Environmental Factors in Operations Management: The Impact of Air Quality on Product Demand
Forthcoming, Production and Operations Management
45 Pages Posted: 1 Apr 2021
Date Written: March 19, 2021
The operations management literature has recently begun to analyze how novel data sources help practitioners better understand product demand. We extend this stream of research by analyzing how air quality, a prominent environmental factor that has received little attention in prior studies, can impact product demand. Specifically, we examine how air quality affects the demand for different product color options, and find a greater demand for blue-color product option on air-polluted days (vs. clear days). We attribute this pattern to compensatory consumption induced by need deprivation. Specifically, poor air quality deprives people of the visual experience of seeing a blue sky, leading them to seek compensation by acquiring blue-color options. By analyzing a three-year purchase-related dataset from an online retailer (Study 1) and conducting a field experiment (Study 2) and two laboratory experiments (Studies 3 and 4), we establish the external validity, internal validity, and robustness of this finding. We also provide empirical support for deprived visual experience as the mechanism: The proposed effect is driven by air quality indicators that affect visibility (Study 1) and is mediated by experienced visibility (Study 3). We further identify a theoretically relevant individual difference variable as a moderator: prior experience with air pollution, which strengthens the proposed effect in the laboratory setting because prior experience enables people to “relive” the deprived visual experience more vividly (Study 4). Given the prevalence of air pollution across the globe, our research sheds light on how practitioners can improve their operational decisions by factoring in air quality.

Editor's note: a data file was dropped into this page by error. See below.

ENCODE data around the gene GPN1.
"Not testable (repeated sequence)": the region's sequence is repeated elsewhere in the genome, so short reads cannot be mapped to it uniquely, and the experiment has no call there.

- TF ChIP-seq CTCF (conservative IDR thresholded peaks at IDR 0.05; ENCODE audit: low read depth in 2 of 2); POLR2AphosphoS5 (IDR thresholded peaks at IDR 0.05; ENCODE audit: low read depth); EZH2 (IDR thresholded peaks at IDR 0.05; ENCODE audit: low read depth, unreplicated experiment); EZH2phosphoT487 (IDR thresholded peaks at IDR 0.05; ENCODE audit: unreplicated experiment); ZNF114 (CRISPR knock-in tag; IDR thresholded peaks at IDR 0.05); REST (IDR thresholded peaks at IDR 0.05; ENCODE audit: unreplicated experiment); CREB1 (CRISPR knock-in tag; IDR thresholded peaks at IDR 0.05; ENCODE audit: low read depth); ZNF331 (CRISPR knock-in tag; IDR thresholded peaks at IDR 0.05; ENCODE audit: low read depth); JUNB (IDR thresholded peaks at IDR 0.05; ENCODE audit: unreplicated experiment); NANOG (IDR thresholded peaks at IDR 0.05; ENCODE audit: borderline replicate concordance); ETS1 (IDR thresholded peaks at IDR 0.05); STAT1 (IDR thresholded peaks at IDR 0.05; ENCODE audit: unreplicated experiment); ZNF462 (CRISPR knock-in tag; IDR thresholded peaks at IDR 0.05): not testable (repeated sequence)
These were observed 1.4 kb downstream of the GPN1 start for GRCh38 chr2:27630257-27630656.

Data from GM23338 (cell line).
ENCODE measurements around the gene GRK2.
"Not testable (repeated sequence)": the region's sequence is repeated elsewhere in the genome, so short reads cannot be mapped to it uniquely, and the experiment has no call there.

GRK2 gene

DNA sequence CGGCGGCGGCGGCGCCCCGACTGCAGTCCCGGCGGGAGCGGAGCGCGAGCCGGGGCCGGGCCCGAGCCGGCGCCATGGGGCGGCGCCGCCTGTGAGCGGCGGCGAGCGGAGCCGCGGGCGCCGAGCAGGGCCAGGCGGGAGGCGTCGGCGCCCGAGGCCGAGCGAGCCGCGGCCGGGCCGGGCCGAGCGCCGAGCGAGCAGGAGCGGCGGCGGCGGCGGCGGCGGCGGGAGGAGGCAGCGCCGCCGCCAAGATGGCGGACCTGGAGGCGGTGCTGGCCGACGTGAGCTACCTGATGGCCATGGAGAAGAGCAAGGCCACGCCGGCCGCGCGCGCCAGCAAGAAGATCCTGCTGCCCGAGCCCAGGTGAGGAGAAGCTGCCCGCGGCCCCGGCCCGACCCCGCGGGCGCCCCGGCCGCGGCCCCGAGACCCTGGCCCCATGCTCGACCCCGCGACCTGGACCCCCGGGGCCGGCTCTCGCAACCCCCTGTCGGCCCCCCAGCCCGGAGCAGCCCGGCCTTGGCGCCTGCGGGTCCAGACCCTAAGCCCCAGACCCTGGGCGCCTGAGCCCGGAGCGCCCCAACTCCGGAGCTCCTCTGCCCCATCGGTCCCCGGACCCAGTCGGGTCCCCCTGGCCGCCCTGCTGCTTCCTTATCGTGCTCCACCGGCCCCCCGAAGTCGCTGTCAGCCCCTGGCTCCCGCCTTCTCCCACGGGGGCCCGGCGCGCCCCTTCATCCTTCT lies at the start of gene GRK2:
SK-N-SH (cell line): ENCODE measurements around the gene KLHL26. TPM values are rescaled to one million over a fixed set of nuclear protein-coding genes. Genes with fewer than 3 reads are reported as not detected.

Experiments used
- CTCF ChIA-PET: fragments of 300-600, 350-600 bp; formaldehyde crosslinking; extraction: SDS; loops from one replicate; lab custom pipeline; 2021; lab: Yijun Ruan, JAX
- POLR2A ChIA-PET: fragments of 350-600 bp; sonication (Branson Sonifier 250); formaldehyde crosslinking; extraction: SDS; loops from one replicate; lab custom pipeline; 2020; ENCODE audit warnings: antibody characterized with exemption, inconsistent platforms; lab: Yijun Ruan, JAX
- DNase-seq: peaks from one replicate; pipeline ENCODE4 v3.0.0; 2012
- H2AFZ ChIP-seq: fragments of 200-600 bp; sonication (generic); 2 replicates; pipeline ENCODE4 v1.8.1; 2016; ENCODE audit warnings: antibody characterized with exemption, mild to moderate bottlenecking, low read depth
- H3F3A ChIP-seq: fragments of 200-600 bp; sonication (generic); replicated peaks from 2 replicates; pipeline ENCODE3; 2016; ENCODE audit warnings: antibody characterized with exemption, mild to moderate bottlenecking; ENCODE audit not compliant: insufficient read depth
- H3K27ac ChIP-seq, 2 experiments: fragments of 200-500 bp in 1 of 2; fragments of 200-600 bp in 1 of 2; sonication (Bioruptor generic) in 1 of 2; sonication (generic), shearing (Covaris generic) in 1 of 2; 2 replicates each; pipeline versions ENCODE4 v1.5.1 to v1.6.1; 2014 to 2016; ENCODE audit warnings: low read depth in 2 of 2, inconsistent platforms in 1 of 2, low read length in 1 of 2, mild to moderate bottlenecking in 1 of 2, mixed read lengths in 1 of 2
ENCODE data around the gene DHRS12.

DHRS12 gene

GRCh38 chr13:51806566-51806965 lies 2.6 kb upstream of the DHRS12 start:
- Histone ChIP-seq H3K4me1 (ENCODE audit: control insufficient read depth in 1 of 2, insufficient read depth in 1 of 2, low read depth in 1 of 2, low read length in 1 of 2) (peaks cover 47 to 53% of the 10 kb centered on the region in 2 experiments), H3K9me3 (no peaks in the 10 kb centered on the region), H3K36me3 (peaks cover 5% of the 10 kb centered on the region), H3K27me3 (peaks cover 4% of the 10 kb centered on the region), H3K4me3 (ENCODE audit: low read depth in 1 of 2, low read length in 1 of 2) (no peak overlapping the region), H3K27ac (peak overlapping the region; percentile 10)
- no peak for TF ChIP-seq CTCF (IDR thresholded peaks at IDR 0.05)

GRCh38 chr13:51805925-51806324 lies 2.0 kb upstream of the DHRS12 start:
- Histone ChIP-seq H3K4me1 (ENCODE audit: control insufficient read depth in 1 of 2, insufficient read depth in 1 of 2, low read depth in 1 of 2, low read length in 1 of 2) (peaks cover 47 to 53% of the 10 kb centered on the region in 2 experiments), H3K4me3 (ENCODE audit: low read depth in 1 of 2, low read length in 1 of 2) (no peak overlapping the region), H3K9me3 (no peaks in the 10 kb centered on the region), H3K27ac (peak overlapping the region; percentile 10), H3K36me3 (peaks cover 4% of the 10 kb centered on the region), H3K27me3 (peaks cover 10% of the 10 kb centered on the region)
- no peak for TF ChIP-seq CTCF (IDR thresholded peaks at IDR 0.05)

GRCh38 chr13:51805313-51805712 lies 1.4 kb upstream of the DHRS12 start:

Keywords: demand forecasting, environmental factors, air quality, product options, compensatory consumption
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